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Evaluating the Quarterbacks with QB Coach Shane Steichen

Over the coming weeks, we'll be checking in with the Chargers' position coaches and coordinators to get the inside scoop. We continue with Quarterbacks Coach Shane Steichen.

Chargers.com:Although you've been on the coaching staff for a number of years, this is your first time in charge of the quarterbacks after mainly dealing with wide receivers.  What is the biggest adjustment for you personally?

Steichen:The biggest transition from coaching the wide receivers compared to quarterbacks is coaching the details of the pass protections and the run game.  There are checks that go into the run game along with making sure we are in the correct protection calls. All the pass game stuff ties in together when talking about QBs and WRs.

Chargers.com:There is not much to say about Philip Rivers at this point that hasn't already been talked about over the years.  As far as the meeting room goes, what is one thing about Philip that fans may not realize?

Steichen:During the season he is in the film room at 5:00am every Monday after a Sunday game. He is already working on the next opponent.

Chargers.com:With Philip entrenched as the starter as someone who has played so well for so long, what is your coaching style with him compared to the other three QBs on the roster?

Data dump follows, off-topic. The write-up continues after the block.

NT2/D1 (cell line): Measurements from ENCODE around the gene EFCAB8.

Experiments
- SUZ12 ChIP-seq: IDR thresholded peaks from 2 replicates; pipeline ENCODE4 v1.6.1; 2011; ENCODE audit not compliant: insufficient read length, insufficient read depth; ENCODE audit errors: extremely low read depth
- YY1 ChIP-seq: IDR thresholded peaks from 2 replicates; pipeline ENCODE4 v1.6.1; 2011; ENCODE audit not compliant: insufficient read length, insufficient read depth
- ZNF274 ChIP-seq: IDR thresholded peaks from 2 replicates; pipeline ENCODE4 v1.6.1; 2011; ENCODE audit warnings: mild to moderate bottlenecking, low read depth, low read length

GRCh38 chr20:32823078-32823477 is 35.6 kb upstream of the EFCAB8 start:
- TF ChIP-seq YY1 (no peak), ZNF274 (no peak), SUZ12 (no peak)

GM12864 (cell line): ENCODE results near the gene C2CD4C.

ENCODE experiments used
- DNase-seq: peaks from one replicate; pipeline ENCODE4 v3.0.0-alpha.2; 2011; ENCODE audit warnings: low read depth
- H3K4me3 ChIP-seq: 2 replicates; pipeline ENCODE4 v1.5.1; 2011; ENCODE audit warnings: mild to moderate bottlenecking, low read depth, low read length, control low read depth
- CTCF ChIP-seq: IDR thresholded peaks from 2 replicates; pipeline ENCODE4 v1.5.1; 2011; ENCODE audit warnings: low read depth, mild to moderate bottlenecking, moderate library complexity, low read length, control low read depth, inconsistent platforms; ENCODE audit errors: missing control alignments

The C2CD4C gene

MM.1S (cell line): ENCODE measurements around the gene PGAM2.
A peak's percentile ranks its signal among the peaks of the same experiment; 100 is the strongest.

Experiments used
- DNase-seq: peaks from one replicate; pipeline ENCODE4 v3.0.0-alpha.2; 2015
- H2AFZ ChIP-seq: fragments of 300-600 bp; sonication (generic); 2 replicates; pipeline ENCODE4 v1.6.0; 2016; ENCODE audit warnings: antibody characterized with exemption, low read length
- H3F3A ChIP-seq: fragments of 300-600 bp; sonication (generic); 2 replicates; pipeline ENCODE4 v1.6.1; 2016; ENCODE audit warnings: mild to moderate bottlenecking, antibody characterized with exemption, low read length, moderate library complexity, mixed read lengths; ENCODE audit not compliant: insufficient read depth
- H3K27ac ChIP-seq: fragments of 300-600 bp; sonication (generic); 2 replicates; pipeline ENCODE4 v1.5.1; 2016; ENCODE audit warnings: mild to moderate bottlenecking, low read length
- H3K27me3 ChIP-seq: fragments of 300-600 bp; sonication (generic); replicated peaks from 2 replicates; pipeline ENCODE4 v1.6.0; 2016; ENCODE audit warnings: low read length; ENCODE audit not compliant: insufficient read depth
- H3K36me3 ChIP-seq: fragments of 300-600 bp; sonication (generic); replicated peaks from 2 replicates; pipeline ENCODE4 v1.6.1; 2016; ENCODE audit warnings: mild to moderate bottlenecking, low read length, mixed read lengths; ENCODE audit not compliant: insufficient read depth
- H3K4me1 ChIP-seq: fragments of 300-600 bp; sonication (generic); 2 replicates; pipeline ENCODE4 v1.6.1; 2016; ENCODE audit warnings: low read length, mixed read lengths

Steichen:I like to coach all the quarterbacks the same. Older or younger players; it doesn't matter. You can't get bored with the fundamentals and the details of the position. Philip is unique in that he has been an outstanding player at the position for a long time now, so there are more discussions and consulting with a guy of that caliber. Kellen (Clemens) has been in this league for a decade now so he understands what it takes to be successful in this league. Zach (Mettenberger) has a few years under his belt and is continuing to grow as a pro. Mike (Bercovici) is a rookie and has handled himself well, still (has) a ton to learn, but has taken the details of coaching well.

Chargers.com:For a young player like Zach Mettenberger, what does it mean for his development to have a resource like Philip Rivers?

Steichen:It's invaluable.  It's an incredible opportunity for Zach to come in, be around Philip and learn from him.  It can't be overstated how important it will be.  He is coming in and watching someone who has done it for so long at a high level. 

Chargers.com:To get a young guy like Mettenberger in the system so late in May, I imagine it must be a pretty intense crash course for him.  What are you doing to make that transition easier, and what do you like about Zach's game specifically?

Steichen:It's been good and he's done a great job.  It is a similar offense to what he ran in Tennessee, so it has been pretty smooth for him actually.  What we like about him is he has a huge arm obviously, which people have seen.  He has a cannon for an arm and can make all the throws. He's done a real nice job, and he has a good presence about himself.  His footwork has been good and he is getting the ball out quick.  So we like what we've seen.